These and other existential questions are still only a moral dilemma in science fiction. Most corporations are just at the start of amassing their AI artillery, with Google, IBM, Intel and Apple competing with Ford, Samsung² and GE to spend their R&D dollars in AI acquisitions.
Revenues for cognitive and artificial intelligence systems will reach $12.5 billion in 2017, according to International Data Corporation. This is an increase of 59.3% over 2016 and predicted to hit $46 billion by 2020.
Two years ago, we took an in-depth look at robots, robo-advisers and the future of employment. Today, self-driving cars and robot carers continue to be a part of Silicon Valley’s obsession, even if 70% of the US still fears robots taking over their lives, according to new Pew Research.
Advances in ‘soft’ robotics are making the clunky service robots start to move in a more human fashion. Mechanical body parts such as artificial hearts and cardiopulmonary bypass machines have been mastered, even if the ability to create safe human organs from machine parts is still a long way off.
When it comes to eyesight and cyborg technology, however, things are a bit further ahead. In 2010, Robert Greenberg of Second Sight brought a viable retinal prosthesis to market, while engineers at the Johns Hopkins University Applied Physics Lab have developed a robotic arm that is controlled with a person’s mind.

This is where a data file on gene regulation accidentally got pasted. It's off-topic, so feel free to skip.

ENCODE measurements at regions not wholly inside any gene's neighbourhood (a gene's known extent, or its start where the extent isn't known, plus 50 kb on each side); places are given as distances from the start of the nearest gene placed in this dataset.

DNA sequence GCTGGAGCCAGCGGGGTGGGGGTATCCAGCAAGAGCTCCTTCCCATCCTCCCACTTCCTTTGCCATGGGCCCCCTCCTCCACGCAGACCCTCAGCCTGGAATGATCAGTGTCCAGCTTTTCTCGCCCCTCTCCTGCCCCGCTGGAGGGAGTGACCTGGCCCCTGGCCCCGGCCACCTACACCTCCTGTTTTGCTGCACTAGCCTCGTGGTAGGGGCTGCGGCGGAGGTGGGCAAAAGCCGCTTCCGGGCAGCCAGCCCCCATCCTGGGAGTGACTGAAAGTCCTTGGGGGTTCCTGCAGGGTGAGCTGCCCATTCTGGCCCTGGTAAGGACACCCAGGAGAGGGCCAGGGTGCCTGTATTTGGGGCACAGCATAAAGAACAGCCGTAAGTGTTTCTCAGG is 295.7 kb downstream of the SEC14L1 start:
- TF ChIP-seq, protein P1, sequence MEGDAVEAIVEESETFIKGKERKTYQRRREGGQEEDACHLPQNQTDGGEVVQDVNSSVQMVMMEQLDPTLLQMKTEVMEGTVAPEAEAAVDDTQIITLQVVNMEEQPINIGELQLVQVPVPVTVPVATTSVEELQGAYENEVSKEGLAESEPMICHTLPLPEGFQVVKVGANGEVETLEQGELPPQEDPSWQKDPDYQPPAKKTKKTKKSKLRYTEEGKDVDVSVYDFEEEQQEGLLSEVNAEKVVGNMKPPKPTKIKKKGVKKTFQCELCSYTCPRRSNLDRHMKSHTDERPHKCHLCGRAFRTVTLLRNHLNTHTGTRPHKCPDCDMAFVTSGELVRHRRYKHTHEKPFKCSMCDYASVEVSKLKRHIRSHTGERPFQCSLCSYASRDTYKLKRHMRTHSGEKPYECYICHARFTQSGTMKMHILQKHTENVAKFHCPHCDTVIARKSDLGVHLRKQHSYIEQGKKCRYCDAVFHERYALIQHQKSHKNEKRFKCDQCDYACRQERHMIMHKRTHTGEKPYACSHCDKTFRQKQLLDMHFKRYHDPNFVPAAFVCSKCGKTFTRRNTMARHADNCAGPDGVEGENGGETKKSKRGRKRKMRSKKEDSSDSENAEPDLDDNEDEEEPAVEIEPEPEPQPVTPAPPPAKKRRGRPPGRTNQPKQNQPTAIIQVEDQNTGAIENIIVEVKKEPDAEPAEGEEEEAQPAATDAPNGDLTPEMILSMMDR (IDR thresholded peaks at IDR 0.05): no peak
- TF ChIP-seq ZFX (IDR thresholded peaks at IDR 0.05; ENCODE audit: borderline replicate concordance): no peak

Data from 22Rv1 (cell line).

While a fully formed replicant á la Tyrell Corporation’s creation is unlikely even by 2049, realistic humanoid robots are already at work: one performed surgery inside a human eye; and Dubai has added a robot to its police force.
Last week, Sophia, Hanson Robotics’ most advanced robot, had brief interaction with UN Deputy Secretary-General Amina J. Mohammed.
To Mohammed’s question about what the UN can do to help people in many parts of the world who have no access to the Internet or electricity, Sophia said “If we are smarter and focused on win-win type of results, A.I. could help proficiently distribute the world’s existing resources like food and energy.”
Real robots, as opposed to the replicants in Blade Runner, do not (currently) feel emotions like humans. That said, roboticists such as Dr. David Hanson will continue to refine robots until they become almost human.
Hanson intends to develop robots such as Sophia so that they can learn creativity, compassion and empathy; three traits that Hanson believes must be developed alongside and integrated with artificial intelligence.
For now, robotics and AI are largely separate fields of research and development. Advances in non-sentient machine intelligence, also known as weak or narrow artificial intelligence, are already adept at solving specific problems. Apple’s Siri and Amazon’s Alexa, as well as chess programmes are examples of this.